When observations and experiments were properly analyzed, it was apparent that the motion of the heart was like that of a piece of machin- ery in which all the parts seemed to move simultaneously, until one understood the motions of the individual parts. Harvey also posed a question of child-like simplicity that modern readers find most compelling, because the answer seems to be totally incompatible with Galenic theories. Yet, if this aspect of his work is overemphasized, it tends to remove Harvey from his seventeenth- century context and makes him appear more modern in outlook and approach than is really appropriate. Harvey asked himself: How much blood is sent into the body with each beat of the heart? Even the most cursory calculation proves that the amount of blood pumped out by the human heart per hour exceeds the weight of the entire individual. If the heart pumps out 2 ounces of blood with each beat and beats 72 times per minute, 8640 ounces (2 72 60), or 540 pounds, of blood is expelled per hour.

Whether calculated for humans, sheep, dogs, or cat- tle, the amount of blood pumped out of the heart in an hour always exceeds the quantity of blood in the whole animal, as demonstrated by exsanguination. Skeptical readers could go to a butcher shop and watch an experienced butcher exsanguinate an ox. By opening an artery in a live animal, the butcher can rapidly remove all the blood. It is all too easy to assume that these arguments should have provided an immediate deathblow to the Galenic system. However, the kind of evidence that appears most compelling today did not necessarily appeal to Harvey’s contemporaries. Arguing from experimental and quantitative data in biology was remarkable in an era when even phys- icists were more likely to speculate than to weigh and measure. More- over, opponents of Harvey’s work presented what seemed to be quite logical alternatives, at least in light of accepted Galenic theory. For example, some critics argued that the heart attracted only a small amount of blood from the liver, where sanguification (the formation of blood) occurred.

This blood foamed and expanded to such a great extent under the influence of the heat of the heart that the heart and arteries appeared to be full. Furthermore, multiplying the putative volume of blood discharged by the heart by the number of beats per minute was meaningless, because it was not necessary to assume that blood was driven from the heart through the arteries with each heartbeat. Having solved the mechanical problem of the motion of the heart and blood, and demonstrated the true function of the venous valves, Harvey generally avoided arguments about the generation and distri- bution of the various kinds of spirits. Harvey had demonstrated the errors in Galen’s system and had discovered essentially all that could be known about the structure and function of the cardiovascular system without the use of the microscope. Thus, one of the major gaps in Harvey’s work was his inability to identify the structures joining the arterial and the venous system. He was forced to close this gap with hypothetical anastomoses or pores in the flesh.

As scientists like Marcello Malpighi (1628–1694) extended the limits of anatomical study with the microscope, the capillary network completed the cardiovas- cular system. Also unfinished at the time of Harvey’s death was a book he planned to publish about his ideas on disease. The manuscript for this book may have been among those destroyed during the Civil War. Because of this loss, Harvey’s concept of how knowledge of the cir- culation might solve questions about disease and medical practice must be constructed by piecing together comments made in his surviving works. De motu cordis promised that the new understanding of the circulation would solve many mysteries in medicine, pathology, and

William Harvey’s demonstration

William Harvey’s demonstration of the role of the venous valves in the circulation of the blood.

therapeutics. In  later  works,  Harvey  alluded  to  his ‘‘Medical  Obser- vations,’’ but no such book  was ever published.

Replacing  the  Galenic  system  that  had  so  thoroughly, if incor-rectly, explained  the purpose of the heart,  lungs,  liver, veins, arteries, and  spirits  was completely  beyond  Harvey’s  technical  and  theoretical methods and goals. For seventeenth-century physicians, the new theory of the circulation  raised more questions than it answered. If Harvey was correct, how could all the vital phenomena that Galenism had dealt with so long and  so well be explained? For  example, if the tissues did not consume the blood, how did they secure their nourishment? If the blood was not continuously formed from food by the liver, how was it synthesized? If the  blood  moved  in a closed,  continuous circle, what was the purpose  of the arterial  and  venous  systems and  how did  the body  accomplish  the  generation   and  distribution  of  the  vital  spirit and the innate heat? If the venous blood  did not originate  in the liver, which  had  such  a  central  role  in  the  Galenic  system,  what  was  the function of this organ? If vital spirit was not produced  by the mixture of air and blood in the lungs or in the left ventricle of the heart, what was the function  of respiration? What  was the difference between  arterial and  venous  blood  if all of the  blood  was constantly  recirculated? If Galen were incorrect  about  the anatomy  and physiology of the human body, what principles would guide medical practice?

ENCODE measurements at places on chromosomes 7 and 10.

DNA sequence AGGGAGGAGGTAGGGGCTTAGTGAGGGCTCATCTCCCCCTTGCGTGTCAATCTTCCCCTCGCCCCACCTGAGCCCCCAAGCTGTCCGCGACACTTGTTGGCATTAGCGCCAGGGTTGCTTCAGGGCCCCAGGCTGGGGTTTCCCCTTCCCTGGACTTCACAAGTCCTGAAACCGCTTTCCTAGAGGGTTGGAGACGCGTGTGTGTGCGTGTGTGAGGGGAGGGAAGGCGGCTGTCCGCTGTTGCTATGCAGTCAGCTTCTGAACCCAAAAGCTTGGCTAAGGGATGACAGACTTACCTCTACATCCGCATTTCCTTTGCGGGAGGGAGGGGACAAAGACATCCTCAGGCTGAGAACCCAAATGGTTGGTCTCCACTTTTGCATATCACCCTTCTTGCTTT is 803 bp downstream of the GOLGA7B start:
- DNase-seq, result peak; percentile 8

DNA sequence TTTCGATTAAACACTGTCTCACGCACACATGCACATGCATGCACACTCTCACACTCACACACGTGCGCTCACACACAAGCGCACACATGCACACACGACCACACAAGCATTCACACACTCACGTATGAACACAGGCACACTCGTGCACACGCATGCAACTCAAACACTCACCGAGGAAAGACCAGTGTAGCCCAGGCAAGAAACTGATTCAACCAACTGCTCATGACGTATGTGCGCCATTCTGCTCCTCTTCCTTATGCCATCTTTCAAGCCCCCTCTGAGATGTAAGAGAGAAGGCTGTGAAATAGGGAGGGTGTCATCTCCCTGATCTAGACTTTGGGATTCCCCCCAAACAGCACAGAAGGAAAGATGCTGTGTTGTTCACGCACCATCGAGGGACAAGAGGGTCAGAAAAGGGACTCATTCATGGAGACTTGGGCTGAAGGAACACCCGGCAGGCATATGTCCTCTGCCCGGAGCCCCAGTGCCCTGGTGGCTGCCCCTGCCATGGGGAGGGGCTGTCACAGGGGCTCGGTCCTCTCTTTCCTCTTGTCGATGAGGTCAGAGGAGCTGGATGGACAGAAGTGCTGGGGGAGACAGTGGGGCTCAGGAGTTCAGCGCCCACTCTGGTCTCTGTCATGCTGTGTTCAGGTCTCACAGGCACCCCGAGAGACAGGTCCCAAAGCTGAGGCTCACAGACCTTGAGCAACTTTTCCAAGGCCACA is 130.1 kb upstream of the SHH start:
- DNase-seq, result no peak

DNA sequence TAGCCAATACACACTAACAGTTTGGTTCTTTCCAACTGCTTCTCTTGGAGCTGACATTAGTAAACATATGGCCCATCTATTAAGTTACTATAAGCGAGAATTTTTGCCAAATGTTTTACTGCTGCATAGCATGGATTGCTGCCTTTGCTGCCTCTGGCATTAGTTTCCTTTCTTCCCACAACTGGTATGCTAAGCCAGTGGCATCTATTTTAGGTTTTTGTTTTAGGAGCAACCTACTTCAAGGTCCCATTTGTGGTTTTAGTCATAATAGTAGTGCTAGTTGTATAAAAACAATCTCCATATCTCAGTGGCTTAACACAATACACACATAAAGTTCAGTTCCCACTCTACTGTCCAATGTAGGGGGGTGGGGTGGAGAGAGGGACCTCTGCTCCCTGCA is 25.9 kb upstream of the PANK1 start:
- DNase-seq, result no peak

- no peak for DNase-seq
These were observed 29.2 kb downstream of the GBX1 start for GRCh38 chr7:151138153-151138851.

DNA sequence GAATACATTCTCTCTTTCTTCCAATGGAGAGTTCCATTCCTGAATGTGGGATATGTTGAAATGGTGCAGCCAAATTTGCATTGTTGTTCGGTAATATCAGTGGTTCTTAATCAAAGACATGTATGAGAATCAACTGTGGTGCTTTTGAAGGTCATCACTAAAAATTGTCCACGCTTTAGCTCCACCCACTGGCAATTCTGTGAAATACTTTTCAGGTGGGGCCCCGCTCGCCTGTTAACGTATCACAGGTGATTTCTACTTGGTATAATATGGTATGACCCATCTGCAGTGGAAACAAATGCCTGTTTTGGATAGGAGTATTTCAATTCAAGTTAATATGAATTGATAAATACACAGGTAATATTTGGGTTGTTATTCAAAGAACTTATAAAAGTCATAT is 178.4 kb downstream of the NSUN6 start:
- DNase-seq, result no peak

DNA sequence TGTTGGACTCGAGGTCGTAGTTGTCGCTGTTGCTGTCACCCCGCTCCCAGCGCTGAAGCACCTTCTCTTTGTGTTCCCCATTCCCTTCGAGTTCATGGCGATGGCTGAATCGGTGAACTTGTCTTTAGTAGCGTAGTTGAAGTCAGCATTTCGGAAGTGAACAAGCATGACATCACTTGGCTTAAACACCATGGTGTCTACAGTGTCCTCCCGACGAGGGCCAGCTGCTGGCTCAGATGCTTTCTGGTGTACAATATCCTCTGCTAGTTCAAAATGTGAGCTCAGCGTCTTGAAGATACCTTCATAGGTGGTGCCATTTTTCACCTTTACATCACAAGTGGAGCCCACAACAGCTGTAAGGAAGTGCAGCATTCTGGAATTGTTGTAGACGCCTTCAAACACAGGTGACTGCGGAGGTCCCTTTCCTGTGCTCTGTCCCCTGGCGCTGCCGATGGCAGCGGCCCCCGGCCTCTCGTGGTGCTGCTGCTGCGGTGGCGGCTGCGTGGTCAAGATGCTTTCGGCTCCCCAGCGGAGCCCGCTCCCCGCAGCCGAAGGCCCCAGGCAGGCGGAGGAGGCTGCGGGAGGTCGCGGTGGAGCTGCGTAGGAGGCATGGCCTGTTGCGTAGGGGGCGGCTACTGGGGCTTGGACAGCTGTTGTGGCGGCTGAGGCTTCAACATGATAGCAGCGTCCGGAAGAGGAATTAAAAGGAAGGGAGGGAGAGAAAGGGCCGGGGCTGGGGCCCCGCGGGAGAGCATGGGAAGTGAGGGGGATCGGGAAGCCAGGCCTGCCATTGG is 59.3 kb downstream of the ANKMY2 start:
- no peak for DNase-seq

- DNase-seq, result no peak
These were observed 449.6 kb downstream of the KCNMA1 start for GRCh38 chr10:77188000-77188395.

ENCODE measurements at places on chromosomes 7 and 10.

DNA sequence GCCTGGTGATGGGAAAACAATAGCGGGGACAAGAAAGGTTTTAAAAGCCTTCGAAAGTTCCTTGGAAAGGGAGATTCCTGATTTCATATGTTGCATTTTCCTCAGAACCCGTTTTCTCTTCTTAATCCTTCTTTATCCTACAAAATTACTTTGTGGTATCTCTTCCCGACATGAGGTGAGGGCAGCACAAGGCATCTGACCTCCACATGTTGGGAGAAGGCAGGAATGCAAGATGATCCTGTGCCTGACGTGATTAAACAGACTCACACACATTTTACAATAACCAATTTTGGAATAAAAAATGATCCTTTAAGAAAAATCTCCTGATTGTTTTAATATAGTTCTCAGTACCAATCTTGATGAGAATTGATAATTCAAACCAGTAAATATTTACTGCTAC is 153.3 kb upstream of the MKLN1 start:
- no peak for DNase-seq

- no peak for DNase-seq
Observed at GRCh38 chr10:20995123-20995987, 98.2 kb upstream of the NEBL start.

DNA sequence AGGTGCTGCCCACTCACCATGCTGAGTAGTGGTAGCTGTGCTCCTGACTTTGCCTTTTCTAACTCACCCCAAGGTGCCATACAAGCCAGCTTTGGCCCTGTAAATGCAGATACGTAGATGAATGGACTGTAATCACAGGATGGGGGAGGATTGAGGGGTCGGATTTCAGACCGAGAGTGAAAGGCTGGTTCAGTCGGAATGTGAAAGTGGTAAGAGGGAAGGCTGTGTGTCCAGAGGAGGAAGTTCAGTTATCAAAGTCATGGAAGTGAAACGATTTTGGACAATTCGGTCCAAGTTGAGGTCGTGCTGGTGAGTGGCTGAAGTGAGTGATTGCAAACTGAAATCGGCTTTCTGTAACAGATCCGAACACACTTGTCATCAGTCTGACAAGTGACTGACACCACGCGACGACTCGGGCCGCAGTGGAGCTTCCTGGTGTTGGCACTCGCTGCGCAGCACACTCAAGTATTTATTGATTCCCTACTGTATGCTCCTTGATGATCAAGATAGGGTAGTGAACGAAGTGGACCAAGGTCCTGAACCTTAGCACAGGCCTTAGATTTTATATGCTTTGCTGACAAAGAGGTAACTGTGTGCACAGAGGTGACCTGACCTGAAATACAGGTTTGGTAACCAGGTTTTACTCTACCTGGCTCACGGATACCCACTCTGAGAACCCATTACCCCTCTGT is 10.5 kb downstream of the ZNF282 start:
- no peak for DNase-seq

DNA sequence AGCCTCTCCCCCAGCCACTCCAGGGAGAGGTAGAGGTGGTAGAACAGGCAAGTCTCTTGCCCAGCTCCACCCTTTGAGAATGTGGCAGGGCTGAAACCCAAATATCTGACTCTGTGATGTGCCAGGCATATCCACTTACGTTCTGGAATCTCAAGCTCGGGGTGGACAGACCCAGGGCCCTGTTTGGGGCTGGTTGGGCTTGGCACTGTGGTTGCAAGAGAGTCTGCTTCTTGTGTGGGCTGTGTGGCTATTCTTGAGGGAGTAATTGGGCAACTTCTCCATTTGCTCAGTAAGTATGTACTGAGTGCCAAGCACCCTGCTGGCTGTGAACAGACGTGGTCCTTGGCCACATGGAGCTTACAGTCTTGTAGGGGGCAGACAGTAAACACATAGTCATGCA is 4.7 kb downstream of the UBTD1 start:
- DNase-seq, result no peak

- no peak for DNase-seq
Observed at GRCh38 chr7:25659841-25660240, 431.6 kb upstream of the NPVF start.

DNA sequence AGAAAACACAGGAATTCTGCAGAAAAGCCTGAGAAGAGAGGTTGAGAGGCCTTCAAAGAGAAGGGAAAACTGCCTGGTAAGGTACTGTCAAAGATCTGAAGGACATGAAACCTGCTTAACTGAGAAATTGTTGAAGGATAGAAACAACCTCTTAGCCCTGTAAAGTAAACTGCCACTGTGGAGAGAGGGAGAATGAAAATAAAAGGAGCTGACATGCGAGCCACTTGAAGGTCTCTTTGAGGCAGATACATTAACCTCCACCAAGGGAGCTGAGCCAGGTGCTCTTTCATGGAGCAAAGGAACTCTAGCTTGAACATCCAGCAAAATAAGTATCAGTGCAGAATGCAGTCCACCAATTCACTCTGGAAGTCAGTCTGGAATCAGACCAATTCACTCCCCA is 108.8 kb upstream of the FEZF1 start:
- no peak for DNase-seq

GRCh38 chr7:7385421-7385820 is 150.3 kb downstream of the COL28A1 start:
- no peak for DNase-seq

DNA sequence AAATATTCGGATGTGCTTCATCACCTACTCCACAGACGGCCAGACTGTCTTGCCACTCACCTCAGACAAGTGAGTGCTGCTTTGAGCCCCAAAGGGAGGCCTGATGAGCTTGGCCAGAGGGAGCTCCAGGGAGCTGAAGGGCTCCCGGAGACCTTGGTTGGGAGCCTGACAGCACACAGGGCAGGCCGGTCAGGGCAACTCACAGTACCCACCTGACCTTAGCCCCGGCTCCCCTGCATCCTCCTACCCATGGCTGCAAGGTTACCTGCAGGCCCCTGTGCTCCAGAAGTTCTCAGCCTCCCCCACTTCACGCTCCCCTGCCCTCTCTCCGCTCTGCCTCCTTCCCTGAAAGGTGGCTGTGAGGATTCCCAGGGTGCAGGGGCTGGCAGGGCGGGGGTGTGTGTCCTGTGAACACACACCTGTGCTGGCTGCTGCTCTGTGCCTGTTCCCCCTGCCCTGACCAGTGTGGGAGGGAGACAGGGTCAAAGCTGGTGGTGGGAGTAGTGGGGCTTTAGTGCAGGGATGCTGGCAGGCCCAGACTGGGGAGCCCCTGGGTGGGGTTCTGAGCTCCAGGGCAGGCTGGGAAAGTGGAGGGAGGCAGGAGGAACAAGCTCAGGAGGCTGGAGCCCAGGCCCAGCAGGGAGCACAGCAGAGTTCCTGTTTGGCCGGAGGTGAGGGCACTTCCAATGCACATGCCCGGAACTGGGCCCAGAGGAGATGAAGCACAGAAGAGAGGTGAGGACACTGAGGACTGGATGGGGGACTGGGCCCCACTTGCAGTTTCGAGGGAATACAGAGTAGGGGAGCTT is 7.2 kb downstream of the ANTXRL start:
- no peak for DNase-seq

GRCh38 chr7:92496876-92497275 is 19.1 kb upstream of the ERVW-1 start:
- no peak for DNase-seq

Like almost all fundamental discoveries, Harvey’s work provoked an avalanche of new questions and a storm of controversy.  Many critics were unable  or  unwilling  to  understand the  implications  of Harvey’s work. Others found it impossible to give up the old Galenic system that had provided  all-encompassing  rationalizations for health  and disease, diagnosis,  and  therapeutics. How  could  medicine  be  saved  if Galen was sacrificed for the sake of Harvey’s  radical  theory? The theory  of continuous  circulation   raised  many  disturbing   questions   for  which Harvey   provided   no  answers.   Such  questions   stimulated   Harvey’s admirers to embark on new experimental  ventures, while critics denoun- ced his theory  as useless, false, impossible,  absurd,  paradoxical, and harmful.

Well  aware  of  the  revolutionary  nature   of  his  work,   Harvey predicted  that  no one under  40 would understand it. His work consti- tuted a revolution  in science worthy of comparison  to that  launched  by Sir Isaac Newton. Although  illness, age, and the loss of precious materi- als and manuscripts  during the Civil War prevented Harvey from accomplishing  all his goals, he did live to see his followers establish  a new experimental  physiology  inspired  by his ideas and  methods.  The questions raised by Harvey’s work provided the Oxford physiolo- gists—men such as Robert  Boyle, Robert  Hooke,  Richard  Lower, John Mayow,  and  Christopher  Wren—with  a  new  research  program   for attaining  a better  understanding of the workings of the human  body.